Arrow-right Camera
News >  Spokane

Salvation Army helps family who lost everything

One Spokane family got a very big Christmas surprise in a very small package: a new puppy.

Dawn Gust and her teenage sons, Andrew Hopkins, 19, and Alec Hopkins, 15, lost everything they owned in a fire that gutted the north Spokane apartment complex where they lived on Oct. 31.

The family’s dog, Chica, perished in the fire.

The Salvation Army of Spokane teamed up with Old Navy and Northwest Seed and Pet to grant the family’s Christmas wish for a new four-legged friend.

The family met the new puppy, a 9-week-old Shih Tzu-Pomeranian mix, at the Salvation Army on Thursday. Their faces lit up when they saw the small, fluffy, brown and gray dog.

“It is the cutest thing,” Gust said. “It’s adorable.”

They took turns getting acquainted with the puppy, which clung to them and nuzzled his small head under their chins. The family’s newest addition left Andrew speechless.

“I don’t even know what to say,” he said. “It’s awesome that we got a dog again.”

The family agreed they should wait a few days to name the puppy so they can pick the one that fits him best.

Old Navy, which adopted the family through The Salvation Army’s Adopt a Family Christmas Giving Program, also gave them other items they lost in the fire, including pants, shirts, slippers, hats, gloves, jewelry and bath towels.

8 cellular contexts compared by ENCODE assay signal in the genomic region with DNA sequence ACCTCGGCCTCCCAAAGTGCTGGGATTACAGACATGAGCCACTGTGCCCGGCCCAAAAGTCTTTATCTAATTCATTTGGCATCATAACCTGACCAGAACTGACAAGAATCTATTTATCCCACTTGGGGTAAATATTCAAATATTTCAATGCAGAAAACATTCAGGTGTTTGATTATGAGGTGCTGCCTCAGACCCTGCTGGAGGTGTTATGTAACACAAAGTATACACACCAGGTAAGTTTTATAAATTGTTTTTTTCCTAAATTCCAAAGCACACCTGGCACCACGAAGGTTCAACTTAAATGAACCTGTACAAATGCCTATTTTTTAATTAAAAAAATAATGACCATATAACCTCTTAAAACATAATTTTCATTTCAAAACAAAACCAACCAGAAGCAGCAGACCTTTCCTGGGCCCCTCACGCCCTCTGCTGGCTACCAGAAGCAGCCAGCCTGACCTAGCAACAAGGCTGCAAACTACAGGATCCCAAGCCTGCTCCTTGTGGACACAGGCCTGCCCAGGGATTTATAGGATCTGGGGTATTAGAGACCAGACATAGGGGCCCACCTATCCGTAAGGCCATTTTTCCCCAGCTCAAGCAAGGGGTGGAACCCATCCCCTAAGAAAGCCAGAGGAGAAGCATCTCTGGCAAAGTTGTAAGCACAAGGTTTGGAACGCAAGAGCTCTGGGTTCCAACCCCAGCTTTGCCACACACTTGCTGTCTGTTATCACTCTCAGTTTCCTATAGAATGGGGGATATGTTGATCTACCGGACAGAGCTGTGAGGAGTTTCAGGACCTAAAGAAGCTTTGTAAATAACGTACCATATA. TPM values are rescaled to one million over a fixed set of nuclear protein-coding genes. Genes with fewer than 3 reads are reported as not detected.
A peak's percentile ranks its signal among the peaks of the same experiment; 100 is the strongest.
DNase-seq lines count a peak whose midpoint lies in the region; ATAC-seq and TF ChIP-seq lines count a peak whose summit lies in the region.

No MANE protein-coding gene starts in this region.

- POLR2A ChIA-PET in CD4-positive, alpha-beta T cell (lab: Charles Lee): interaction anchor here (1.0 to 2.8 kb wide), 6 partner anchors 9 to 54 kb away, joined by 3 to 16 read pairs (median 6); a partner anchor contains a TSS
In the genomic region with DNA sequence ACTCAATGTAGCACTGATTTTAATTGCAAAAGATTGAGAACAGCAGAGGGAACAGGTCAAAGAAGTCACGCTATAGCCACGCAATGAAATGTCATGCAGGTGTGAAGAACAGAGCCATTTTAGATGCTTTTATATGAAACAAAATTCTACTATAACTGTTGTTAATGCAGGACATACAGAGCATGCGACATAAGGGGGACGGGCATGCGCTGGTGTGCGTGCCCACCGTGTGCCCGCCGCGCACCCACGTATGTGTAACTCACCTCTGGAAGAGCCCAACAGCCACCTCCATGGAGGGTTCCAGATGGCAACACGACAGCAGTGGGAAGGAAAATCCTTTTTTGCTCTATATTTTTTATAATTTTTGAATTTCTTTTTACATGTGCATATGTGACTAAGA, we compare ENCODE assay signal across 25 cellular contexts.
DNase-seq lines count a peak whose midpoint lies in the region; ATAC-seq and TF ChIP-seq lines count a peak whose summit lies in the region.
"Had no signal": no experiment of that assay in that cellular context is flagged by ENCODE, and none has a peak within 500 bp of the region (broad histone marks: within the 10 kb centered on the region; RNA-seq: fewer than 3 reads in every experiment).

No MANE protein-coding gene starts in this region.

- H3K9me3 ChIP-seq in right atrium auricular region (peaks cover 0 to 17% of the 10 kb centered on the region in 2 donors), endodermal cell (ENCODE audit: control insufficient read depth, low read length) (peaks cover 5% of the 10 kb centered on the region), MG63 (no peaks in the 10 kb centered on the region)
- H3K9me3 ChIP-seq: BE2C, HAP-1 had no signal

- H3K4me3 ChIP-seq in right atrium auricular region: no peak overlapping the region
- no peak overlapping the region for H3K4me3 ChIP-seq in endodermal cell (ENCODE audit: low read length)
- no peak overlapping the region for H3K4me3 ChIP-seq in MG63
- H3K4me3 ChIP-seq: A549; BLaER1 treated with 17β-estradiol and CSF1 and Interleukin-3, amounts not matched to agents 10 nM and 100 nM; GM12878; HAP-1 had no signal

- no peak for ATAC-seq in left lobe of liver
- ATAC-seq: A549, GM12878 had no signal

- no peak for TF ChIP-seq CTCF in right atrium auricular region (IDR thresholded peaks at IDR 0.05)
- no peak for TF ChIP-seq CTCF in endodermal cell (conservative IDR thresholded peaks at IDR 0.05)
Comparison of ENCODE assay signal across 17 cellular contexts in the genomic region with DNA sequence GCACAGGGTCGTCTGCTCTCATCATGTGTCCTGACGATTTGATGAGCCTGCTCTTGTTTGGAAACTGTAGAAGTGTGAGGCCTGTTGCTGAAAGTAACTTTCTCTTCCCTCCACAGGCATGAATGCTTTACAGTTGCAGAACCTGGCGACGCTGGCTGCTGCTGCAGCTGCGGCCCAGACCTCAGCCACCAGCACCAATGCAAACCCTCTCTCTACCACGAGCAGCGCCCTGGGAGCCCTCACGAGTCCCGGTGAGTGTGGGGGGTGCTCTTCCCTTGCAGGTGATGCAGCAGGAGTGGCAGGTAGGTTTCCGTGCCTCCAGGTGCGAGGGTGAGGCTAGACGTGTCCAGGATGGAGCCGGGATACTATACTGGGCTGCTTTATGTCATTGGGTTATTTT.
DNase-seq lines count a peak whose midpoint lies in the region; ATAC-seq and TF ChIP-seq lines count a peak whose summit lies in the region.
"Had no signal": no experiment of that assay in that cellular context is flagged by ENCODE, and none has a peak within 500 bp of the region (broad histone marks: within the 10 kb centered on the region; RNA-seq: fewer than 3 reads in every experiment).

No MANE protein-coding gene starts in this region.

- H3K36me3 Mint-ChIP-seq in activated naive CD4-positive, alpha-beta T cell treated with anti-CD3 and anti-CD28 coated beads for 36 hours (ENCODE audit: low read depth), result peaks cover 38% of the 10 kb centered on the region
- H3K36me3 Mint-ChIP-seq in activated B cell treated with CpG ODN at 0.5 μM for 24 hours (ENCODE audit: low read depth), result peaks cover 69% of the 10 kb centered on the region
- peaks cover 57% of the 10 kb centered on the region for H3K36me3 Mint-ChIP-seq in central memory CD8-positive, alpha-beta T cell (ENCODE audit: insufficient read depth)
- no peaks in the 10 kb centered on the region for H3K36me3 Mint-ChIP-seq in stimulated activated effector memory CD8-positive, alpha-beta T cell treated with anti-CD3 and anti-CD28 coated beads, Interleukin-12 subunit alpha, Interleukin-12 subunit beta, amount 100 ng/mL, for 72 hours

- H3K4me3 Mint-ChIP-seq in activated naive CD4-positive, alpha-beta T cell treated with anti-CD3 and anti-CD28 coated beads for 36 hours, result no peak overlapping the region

Bridget Brooks, the store manager at the Spokane Valley Old Navy, said the items were worth about $300, not including the puppy. The store employees purchased and donated the items.

The store’s assistant manager, Mandy Burrows, said she heard the family’s story and wanted to reach out.

“It just kind of touched us,” Burrows said.

Burrows contacted Northwest Seed and Pet to see if they could donate a puppy. Luckily, they had just received a litter of the Shih Tzu-Pomeranian mixes.

“I’m very grateful, appreciative,” Gust said. “And I’m really excited.”

The fire displaced 85 people from the 29-unit Houston House Apartments on Houston Avenue. It was the second time Gust and her children lost their home to a fire in three years.

“It was just the most devastating feeling to go through it all again,” Gust said.

Chica was in Gust’s bedroom, where the fire started. No one else was home.

“All I can think about is how she must have been so scared, waiting for one of us to come get her,” Gust said. “It just makes me so sick.”

She said the death of Chica was the most devastating part of the fire and all she wanted for Christmas was a new puppy.

“We were all OK, it was just unfortunate about the dog because she was our best friend,” she said. “She was the sweetest thing.”

“The other stuff is just stuff,” she added. “Most of it can be replaced.”

Though Chica cannot be replaced, Gust said they can at least begin to rebuild their lives.

Since the fire, Gust and the boys have been staying with Gust’s 21-year-old daughter and Gust’s mother. She will get a home after Jan. 1 through the American Red Cross Inland Northwest Chapter’s housing program.

Gust said that despite the family’s hardships, they would have pulled together to have the best Christmas they could, but the Adopt a Family program made it extra special.

“We’re not going to forget this,” she said. “It keeps you reminded of what the season is all about.”